I Remember Nasker Prim
|"I remember Nasker Prim," the old man said. He pushed back softly in the old rocking chair and stared at the flickering fire. "Died during the Orc Wars in '87."
A young woman moved around the barely moving chair to place a mug of apple cider on the end table. Steam drifted up from the mug's top carrying smells of hot apples and cinnamon around the room. The old man lifted it with palsied hands and sipped noisily. The young woman smiled and patted the old man's arm as she headed back into the kitchen.
Settling back with a contented sigh, the old man kept the mug in his lap, his hands wrapped around its familiar shape for the warmth they found there. As he spoke, he would sometimes pause as he noisily tasted more cider.
"The whole company had marched for ten days solid. I can still hear the leather creaking and the men whispering to one another as the hours went by and the ground got steeper. We were climbing toward the pass at Estribane to reinforce the garrison there. On the sixth day it started snowing. It stuck to my skin in tiny patches at first, sending shivers up my arm and down my neck making goose-bumps rise. Then the little bits of snow would melt. Sometimes I would lick at them and taste my salty sweat mingled with the fresh water of the melting flakes of snow."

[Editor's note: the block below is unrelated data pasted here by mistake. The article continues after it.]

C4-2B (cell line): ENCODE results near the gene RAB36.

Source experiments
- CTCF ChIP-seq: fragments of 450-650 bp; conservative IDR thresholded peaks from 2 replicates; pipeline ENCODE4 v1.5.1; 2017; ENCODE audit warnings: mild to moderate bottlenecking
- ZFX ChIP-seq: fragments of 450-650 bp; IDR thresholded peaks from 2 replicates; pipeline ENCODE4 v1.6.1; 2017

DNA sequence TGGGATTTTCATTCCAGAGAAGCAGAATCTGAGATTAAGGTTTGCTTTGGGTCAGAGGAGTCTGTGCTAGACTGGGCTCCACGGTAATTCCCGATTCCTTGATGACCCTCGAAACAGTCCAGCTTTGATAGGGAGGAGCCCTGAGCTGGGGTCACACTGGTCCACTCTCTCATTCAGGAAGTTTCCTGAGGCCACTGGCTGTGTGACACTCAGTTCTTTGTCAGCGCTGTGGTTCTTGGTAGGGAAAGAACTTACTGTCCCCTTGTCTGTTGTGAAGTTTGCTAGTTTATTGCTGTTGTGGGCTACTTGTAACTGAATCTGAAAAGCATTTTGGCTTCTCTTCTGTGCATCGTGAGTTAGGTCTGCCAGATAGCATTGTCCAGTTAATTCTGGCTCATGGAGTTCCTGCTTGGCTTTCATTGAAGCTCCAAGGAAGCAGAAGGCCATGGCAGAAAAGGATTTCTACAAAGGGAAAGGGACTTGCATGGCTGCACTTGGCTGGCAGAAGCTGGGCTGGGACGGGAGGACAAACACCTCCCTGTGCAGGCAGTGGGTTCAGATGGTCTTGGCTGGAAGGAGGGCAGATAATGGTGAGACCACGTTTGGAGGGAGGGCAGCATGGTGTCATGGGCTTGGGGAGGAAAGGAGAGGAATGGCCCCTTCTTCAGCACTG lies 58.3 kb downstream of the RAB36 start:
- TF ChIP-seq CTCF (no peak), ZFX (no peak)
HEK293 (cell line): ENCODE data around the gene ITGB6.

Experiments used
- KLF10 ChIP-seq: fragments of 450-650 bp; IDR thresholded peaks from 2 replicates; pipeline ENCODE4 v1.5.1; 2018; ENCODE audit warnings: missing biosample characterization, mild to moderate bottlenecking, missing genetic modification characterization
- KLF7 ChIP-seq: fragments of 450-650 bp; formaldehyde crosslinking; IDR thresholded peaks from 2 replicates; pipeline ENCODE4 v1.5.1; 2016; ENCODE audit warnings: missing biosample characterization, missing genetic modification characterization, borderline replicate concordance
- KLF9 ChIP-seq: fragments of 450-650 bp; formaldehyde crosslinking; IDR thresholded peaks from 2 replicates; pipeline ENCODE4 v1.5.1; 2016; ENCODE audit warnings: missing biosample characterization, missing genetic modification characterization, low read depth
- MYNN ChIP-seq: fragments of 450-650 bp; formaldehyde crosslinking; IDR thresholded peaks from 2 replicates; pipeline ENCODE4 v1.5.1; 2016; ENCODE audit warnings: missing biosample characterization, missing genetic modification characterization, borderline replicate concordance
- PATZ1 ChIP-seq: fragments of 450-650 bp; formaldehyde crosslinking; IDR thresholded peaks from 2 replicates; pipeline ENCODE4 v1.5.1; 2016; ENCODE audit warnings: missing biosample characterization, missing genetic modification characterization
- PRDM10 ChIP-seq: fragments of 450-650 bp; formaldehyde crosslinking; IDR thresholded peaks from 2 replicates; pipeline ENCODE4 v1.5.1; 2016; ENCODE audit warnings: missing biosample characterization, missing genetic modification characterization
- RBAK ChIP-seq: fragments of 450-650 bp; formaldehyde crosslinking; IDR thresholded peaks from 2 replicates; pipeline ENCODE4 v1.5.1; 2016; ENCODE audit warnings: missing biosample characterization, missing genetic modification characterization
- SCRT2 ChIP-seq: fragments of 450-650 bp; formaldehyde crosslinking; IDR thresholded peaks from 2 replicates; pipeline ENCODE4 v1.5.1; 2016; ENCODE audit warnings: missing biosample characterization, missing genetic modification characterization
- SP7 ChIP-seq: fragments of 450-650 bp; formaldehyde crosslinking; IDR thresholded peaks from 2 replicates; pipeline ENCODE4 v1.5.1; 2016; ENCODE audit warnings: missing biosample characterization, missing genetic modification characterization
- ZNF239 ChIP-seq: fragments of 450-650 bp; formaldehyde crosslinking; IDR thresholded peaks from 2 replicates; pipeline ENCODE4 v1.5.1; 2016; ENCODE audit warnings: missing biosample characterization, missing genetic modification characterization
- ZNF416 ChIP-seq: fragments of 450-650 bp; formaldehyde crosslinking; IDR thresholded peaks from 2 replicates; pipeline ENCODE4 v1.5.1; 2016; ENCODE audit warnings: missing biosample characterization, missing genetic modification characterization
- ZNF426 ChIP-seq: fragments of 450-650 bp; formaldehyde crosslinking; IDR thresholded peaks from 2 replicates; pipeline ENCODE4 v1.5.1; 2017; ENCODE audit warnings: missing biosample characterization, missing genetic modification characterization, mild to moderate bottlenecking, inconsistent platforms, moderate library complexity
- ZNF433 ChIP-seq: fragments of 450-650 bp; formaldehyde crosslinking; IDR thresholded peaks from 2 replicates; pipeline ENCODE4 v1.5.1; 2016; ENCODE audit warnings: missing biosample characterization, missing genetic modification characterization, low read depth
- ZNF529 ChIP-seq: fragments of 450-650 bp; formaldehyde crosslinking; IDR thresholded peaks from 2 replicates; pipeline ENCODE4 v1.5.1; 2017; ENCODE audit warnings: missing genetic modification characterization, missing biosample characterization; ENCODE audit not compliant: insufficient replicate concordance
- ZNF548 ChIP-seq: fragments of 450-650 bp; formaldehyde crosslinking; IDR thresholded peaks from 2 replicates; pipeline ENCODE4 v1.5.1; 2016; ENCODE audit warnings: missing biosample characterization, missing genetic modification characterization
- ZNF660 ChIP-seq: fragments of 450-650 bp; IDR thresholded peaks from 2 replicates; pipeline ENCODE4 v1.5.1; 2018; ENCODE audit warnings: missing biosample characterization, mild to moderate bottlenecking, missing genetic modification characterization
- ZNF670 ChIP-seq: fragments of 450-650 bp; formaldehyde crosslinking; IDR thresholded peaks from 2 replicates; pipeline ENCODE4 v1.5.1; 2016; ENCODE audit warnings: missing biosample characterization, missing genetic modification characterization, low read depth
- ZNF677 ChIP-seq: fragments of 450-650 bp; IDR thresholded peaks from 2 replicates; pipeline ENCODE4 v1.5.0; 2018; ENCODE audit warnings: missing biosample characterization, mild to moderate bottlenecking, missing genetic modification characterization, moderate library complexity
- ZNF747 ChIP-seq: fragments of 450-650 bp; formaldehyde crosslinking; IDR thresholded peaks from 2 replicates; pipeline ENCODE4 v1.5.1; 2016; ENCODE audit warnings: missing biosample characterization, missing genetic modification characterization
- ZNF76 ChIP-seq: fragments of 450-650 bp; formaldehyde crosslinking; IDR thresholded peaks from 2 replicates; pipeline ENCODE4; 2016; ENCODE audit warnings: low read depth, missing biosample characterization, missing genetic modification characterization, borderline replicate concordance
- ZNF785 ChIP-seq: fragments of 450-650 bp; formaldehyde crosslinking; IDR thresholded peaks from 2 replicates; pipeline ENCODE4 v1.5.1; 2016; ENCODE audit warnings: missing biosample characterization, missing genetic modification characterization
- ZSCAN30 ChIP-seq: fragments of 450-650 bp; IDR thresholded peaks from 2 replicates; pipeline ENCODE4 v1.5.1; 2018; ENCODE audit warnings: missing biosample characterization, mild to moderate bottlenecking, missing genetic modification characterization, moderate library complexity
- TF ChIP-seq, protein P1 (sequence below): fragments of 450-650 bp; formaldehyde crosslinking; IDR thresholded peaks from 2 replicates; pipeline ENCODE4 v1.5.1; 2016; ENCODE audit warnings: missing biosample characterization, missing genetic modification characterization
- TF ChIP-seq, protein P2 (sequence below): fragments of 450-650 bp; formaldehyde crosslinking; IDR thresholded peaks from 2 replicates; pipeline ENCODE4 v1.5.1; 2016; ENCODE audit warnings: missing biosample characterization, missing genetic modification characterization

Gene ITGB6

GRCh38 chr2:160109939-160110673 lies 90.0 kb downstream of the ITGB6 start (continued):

He sipped at his cider, remembering the salty taste. He was tired and the fire crackled wildly. He could hear it as he slurped, could feel the warmth spreading on the left side of his face. He had lost the feeling in his right side last winter. Settling the mug back into his lap, he turned to stare into the flickering fire, seeing faces and places from over forty years in the past.
"Nasker and me had joined up the summer before. The training was hard but the sergeant was fair. I only got beat once during training. Almost chopped the sergeant's thumb off with a battle ax. He give it to me good for that one. Nasker got beat four, no three times. He snuck out to the camp follower's tents twice and got caught. The other time he just punched the sergeant. Never would say why. Just punched him. They beat him good for that one."